A postcard showing the Long Beach Municipal Market on Pacific Avenue and Ocean Boulevard. Courtesy Long Beach Public Library.

Local History is a weekly feature that looks at the people, places and events of Long Beach’s past. Have a question or a piece of history you want us to explore? Email [email protected].

Long Beach was ripe for a municipal market—we call them farmers markets today—in 1913. Much of the area outside the busy boundaries of Downtown was largely agricultural, with cattle being raised on the west side, sheep still grazed up north, large tracts of citrus groves grew on the slopes of Signal Hill, and sugar beets were farmed in the undeveloped east. Everywhere were fields of one sort or another, small truck farms producing flowers, vegetables and nuts. People raised chickens and rabbits.

While it was true that a visit to one of the many grocery stores and specialty shops in the rapidly growing city were offering these goods for sale, there was a certain allure, and there still is, offered by the open-air market with farmers and craftspeople selling their goods directly from their land or workshops.

The Woman’s City Club of Long Beach came up with the plan and worked hard with other groups, including the Ebell Club, the Chamber of Commerce, the Realty board and others, presenting the market as having something of a European vibe that shoppers would find cosmopolitan and appealing.

If the Woman’s City Club got the market going, Squire DuRee got the market skyrocketing to success. DuRee was the market’s first manager and there was no better man for the job. He was a tireless promoter of the city and as such kept a well-stocked hat rack of responsibilities, first as a grocer, then a theater owner-operator. He was the powerful Pike Association president, arranged to have Calbraith Rodgers conclude his historic cross-country plane journey in Long Beach and would later become director of the Long Beach Recreation Department. And, notably, he sired a long line of Long Beach Fire Department brass: his son, Allen was chief for 12 years; his grandson Stanley was a captain; his great-grandson Rick was deputy chief and his great-great grandson, Mike DuRee was chief.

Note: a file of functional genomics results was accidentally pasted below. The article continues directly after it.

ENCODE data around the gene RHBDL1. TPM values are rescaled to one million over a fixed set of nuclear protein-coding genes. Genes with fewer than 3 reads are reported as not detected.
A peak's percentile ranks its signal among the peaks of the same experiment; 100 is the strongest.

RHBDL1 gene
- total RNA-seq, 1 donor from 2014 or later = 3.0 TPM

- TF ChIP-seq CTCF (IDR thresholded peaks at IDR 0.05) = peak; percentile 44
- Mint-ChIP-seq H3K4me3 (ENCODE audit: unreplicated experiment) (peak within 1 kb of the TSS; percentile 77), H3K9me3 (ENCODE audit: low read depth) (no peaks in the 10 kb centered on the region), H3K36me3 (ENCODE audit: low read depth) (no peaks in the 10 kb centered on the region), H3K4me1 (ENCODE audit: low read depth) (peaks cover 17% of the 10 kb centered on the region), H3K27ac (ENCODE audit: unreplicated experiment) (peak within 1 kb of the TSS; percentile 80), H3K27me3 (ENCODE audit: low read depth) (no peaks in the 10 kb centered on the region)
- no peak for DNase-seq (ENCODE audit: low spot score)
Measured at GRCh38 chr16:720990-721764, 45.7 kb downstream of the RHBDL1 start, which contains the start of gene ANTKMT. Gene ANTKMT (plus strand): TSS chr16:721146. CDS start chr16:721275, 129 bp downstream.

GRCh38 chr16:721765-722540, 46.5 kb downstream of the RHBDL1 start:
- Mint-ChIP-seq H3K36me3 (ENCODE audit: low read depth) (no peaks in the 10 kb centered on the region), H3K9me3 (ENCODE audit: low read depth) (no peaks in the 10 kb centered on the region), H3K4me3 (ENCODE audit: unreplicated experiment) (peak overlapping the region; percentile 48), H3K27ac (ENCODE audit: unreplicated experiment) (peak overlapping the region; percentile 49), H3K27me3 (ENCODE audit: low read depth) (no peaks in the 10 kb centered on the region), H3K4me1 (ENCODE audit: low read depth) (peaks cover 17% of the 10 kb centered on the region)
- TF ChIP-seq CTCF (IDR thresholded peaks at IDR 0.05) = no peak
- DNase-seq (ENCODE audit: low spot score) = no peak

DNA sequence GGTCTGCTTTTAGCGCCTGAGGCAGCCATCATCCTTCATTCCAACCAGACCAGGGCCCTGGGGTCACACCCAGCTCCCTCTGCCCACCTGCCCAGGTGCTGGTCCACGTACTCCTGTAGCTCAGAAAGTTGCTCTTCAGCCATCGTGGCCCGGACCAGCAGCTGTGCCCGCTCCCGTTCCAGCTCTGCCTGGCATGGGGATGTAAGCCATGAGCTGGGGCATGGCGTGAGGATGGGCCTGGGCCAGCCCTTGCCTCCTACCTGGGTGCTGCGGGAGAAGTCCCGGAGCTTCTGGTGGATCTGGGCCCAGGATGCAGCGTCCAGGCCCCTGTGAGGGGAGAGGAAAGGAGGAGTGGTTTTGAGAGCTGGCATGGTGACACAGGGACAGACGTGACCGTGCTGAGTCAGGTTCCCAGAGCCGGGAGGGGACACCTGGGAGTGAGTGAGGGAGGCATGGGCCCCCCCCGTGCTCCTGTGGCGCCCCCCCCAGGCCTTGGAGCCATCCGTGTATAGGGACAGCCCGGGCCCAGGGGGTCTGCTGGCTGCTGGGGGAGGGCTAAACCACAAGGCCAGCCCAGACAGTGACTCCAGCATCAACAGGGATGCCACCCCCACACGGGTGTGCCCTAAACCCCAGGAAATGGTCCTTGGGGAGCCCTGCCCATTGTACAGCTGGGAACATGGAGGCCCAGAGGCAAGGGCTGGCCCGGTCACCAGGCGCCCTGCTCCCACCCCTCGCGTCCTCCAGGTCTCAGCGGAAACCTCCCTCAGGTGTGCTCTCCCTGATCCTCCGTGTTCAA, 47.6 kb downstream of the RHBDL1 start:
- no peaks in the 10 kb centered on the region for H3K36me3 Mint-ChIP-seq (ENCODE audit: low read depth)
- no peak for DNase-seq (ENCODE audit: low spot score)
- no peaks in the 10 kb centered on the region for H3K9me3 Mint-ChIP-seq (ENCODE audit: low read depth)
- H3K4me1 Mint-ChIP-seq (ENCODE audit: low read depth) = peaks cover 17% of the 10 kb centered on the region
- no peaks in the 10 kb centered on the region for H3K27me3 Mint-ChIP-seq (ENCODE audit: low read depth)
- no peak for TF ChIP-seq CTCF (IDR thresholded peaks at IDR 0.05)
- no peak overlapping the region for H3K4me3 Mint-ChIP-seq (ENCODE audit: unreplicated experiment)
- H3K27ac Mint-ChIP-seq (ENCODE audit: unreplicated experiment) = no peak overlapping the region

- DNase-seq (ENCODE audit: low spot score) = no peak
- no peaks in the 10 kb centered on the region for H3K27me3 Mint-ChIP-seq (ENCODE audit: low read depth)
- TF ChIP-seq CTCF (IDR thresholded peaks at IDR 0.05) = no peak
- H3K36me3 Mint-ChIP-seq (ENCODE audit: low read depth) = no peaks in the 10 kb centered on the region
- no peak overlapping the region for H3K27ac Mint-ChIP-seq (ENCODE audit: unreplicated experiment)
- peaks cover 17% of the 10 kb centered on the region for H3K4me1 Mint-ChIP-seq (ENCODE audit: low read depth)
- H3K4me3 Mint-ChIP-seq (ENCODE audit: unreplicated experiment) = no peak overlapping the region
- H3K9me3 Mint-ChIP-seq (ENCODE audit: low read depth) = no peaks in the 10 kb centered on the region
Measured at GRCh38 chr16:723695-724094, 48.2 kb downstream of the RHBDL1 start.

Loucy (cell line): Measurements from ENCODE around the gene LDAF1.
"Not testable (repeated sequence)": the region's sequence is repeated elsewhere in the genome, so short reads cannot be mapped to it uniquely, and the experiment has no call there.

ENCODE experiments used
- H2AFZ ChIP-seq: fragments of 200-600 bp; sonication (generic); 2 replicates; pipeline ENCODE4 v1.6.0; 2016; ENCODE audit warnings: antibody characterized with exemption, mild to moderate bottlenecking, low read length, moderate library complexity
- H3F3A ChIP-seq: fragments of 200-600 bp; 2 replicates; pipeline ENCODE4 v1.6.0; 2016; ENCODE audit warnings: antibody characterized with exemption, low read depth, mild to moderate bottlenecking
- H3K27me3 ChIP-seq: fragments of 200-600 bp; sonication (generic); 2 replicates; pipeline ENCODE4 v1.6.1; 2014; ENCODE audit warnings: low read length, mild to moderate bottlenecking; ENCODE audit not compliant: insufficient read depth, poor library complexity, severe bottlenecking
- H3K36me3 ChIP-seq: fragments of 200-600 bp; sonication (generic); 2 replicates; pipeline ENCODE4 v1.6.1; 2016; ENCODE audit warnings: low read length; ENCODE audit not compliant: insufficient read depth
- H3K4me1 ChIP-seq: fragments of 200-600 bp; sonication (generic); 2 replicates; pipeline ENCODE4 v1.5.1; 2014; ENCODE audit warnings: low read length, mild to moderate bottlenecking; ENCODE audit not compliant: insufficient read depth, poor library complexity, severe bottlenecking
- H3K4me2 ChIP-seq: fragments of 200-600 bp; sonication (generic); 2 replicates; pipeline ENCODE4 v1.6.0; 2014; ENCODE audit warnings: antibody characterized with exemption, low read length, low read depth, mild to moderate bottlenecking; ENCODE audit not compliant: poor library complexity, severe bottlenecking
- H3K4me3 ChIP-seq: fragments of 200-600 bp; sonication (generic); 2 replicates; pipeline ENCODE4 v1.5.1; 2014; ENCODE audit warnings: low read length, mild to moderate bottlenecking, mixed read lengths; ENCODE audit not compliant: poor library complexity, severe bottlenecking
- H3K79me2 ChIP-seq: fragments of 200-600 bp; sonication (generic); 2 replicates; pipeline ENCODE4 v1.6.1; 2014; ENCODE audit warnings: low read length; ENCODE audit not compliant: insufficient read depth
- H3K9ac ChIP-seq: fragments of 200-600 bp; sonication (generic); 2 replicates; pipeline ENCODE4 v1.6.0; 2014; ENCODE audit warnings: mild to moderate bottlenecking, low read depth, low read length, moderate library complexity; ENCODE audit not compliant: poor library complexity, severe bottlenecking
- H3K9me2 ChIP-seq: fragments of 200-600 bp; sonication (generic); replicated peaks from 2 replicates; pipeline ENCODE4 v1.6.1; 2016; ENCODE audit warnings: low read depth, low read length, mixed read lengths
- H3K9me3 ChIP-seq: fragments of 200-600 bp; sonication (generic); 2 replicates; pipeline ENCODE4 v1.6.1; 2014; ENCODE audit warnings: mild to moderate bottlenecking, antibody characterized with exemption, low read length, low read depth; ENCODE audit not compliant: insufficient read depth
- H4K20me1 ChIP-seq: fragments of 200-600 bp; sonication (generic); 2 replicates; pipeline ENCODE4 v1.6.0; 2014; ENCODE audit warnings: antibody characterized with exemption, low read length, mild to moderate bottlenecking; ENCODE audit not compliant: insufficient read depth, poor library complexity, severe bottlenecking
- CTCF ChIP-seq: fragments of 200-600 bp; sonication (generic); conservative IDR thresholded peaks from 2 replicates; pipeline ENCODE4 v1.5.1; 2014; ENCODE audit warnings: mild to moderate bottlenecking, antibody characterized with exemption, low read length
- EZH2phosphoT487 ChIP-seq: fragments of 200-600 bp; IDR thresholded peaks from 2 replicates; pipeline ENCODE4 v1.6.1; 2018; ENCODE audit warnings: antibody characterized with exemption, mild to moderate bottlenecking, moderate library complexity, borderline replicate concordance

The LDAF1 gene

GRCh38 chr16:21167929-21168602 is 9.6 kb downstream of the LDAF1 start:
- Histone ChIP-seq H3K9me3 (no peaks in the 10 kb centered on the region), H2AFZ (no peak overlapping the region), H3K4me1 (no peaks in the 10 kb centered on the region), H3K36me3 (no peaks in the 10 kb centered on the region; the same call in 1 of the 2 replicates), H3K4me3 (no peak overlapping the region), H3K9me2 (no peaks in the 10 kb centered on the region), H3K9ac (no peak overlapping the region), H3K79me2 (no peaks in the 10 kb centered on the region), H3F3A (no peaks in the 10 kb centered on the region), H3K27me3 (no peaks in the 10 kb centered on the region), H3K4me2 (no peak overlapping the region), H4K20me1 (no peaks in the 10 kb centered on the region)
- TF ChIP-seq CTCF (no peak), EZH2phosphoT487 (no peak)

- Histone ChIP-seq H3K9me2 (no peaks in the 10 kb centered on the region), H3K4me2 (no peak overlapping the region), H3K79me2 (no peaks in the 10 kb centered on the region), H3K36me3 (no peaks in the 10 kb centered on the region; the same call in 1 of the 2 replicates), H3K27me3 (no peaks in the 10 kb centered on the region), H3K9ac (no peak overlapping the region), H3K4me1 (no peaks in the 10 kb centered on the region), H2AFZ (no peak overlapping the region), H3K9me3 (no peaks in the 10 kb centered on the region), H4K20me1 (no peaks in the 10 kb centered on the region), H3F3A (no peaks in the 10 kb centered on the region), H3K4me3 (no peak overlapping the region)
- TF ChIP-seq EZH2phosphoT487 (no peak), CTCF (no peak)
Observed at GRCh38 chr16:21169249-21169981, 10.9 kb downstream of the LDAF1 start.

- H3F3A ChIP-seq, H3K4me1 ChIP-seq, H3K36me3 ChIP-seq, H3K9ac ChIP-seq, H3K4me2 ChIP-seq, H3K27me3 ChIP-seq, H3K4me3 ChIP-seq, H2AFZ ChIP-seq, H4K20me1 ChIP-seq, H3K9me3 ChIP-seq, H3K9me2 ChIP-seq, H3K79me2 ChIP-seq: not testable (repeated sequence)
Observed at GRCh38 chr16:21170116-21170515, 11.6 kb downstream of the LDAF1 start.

As market manager, Squire presided over a grand opening on March 23, 1913, as thousands of people showed up to shop along the stretch of Pacific Avenue from Ocean to Broadway alongside Pacific Park (now Lincoln). The Municipal Band played as it did on virtually every occasion in the city in those days, and DuRee, dressed in a uniform he designed of gray- and black-striped pants, a light gray jacket and a cap bearing his title on the front, strode along the stretch maintaining order over the 30 wagons that had backed up to canvas stalls where merchants were selling their various offerings. These included, according to a report in the Los Angeles edition of the American Guide series, “Green-tinted duck eggs, chickens and ducks roasted a rich brown and ready to serve are sold by the Chinese. Italian fishwives offer filets of yellowtail, sea bass and barracuda dressed with olive oil and cured in the sun before smoking.”

Municipal Market along Pacific Avenue, circa 1913. Photo courtesy Long Beach Public Library.

The market, open at first just two days a week before growing to three, grew steadily, often seeing 10,000 shoppers per short week. It began taking up more parkside real estate as well, turning left on Broadway and shortly after that, hanging a left on Cedar, nearly surrounding Pacific Park.

Market Master DuRee conducted a study of the mart’s vendors and their offerings in 1922. At that time, according to his report, 112 stalls employed 162 people (98 men, 64 women).

DuRee reported on the diversity of the market workers, noting that 46 were Americans, 32 Japanese, four German, two Welsh and one each of French, Italian, Swiss, Norwegian, Armenian, Spanish, Scots, Canadian and Chinese.

The Municipal Market soldiered on in the face of increasing and encroaching progress in the 1950s and ‘60s.

The Long Beach civic center, then in Lincoln Park (this was a couple of civic centers ago, before the now-demolished 1976 version was built), was booming and much of the park was dug up to build underground parking, which forced the Municipal Market to scootch over to Chestnut Avenue, between Ocean and Third Street by the pre-Deukmejian Courthouse.

In that location, judges and attorneys squawked about parking problems on market days, so the market, dwindling in popularity, moved up to Cedar Avenue where by then it had shrunk to a small 14-stall collection of produce. The last straw came in 1973 when the Municipal Market was finally closed to make room for the 1976 City Hall and Library complex.

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Tim Grobaty is a columnist and the Opinions Editor for the Long Beach Post. You can reach him at 562-714-2116, email [email protected], @grobaty on Twitter and Grobaty on Facebook.